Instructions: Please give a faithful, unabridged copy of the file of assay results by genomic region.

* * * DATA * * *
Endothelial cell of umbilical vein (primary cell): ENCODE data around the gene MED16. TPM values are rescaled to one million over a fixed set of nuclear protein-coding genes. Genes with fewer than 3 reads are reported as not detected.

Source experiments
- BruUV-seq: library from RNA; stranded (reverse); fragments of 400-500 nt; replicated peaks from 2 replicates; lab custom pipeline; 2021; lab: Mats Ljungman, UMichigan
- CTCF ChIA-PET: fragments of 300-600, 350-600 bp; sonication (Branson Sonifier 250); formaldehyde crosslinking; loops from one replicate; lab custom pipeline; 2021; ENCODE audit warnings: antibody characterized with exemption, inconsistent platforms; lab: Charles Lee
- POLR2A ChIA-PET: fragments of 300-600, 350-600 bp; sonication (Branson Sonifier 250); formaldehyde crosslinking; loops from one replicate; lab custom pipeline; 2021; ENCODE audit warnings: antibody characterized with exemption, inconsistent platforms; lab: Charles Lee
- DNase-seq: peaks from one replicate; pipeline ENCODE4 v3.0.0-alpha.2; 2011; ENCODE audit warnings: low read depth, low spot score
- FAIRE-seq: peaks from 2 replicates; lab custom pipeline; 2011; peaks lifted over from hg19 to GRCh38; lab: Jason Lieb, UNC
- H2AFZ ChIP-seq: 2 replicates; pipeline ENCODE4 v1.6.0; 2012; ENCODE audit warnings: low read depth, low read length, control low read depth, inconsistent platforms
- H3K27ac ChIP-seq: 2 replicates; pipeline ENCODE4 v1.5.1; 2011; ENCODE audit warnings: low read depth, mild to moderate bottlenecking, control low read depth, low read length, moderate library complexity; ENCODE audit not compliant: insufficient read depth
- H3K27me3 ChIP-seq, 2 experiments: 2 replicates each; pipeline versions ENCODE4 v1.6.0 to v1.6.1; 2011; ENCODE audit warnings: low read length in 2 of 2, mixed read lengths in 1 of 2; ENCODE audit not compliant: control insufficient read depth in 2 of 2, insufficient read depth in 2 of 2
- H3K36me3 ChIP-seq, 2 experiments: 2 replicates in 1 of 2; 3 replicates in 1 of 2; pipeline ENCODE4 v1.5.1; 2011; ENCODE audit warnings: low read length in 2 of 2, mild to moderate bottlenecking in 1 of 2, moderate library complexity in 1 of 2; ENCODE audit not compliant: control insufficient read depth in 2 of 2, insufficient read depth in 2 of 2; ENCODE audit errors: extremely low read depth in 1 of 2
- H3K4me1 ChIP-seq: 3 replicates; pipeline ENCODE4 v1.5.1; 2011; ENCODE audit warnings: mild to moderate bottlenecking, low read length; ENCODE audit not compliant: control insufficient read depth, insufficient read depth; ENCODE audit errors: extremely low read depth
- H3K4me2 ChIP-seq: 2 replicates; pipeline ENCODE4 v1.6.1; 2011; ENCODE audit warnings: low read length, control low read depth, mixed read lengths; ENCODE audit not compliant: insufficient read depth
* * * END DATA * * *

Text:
Endothelial cell of umbilical vein (primary cell): ENCODE data around the gene MED16. TPM values are rescaled to one million over a fixed set of nuclear protein-coding genes. Genes with fewer than 3 reads are reported as not detected.

Source experiments
- BruUV-seq: library from RNA; stranded (reverse); fragments of 400-500 nt; replicated peaks from 2 replicates; lab custom pipeline; 2021; lab: Mats Ljungman, UMichigan
- CTCF ChIA-PET: fragments of 300-600, 350-600 bp; sonication (Branson Sonifier 250); formaldehyde crosslinking; loops from one replicate; lab custom pipeline; 2021; ENCODE audit warnings: antibody characterized with exemption, inconsistent platforms; lab: Charles Lee
- POLR2A ChIA-PET: fragments of 300-600, 350-600 bp; sonication (Branson Sonifier 250); formaldehyde crosslinking; loops from one replicate; lab custom pipeline; 2021; ENCODE audit warnings: antibody characterized with exemption, inconsistent platforms; lab: Charles Lee
- DNase-seq: peaks from one replicate; pipeline ENCODE4 v3.0.0-alpha.2; 2011; ENCODE audit warnings: low read depth, low spot score
- FAIRE-seq: peaks from 2 replicates; lab custom pipeline; 2011; peaks lifted over from hg19 to GRCh38; lab: Jason Lieb, UNC
- H2AFZ ChIP-seq: 2 replicates; pipeline ENCODE4 v1.6.0; 2012; ENCODE audit warnings: low read depth, low read length, control low read depth, inconsistent platforms
- H3K27ac ChIP-seq: 2 replicates; pipeline ENCODE4 v1.5.1; 2011; ENCODE audit warnings: low read depth, mild to moderate bottlenecking, control low read depth, low read length, moderate library complexity; ENCODE audit not compliant: insufficient read depth
- H3K27me3 ChIP-seq, 2 experiments: 2 replicates each; pipeline versions ENCODE4 v1.6.0 to v1.6.1; 2011; ENCODE audit warnings: low read length in 2 of 2, mixed read lengths in 1 of 2; ENCODE audit not compliant: control insufficient read depth in 2 of 2, insufficient read depth in 2 of 2
- H3K36me3 ChIP-seq, 2 experiments: 2 replicates in 1 of 2; 3 replicates in 1 of 2; pipeline ENCODE4 v1.5.1; 2011; ENCODE audit warnings: low read length in 2 of 2, mild to moderate bottlenecking in 1 of 2, moderate library complexity in 1 of 2; ENCODE audit not compliant: control insufficient read depth in 2 of 2, insufficient read depth in 2 of 2; ENCODE audit errors: extremely low read depth in 1 of 2
- H3K4me1 ChIP-seq: 3 replicates; pipeline ENCODE4 v1.5.1; 2011; ENCODE audit warnings: mild to moderate bottlenecking, low read length; ENCODE audit not compliant: control insufficient read depth, insufficient read depth; ENCODE audit errors: extremely low read depth
- H3K4me2 ChIP-seq: 2 replicates; pipeline ENCODE4 v1.6.1; 2011; ENCODE audit warnings: low read length, control low read depth, mixed read lengths; ENCODE audit not compliant: insufficient read depth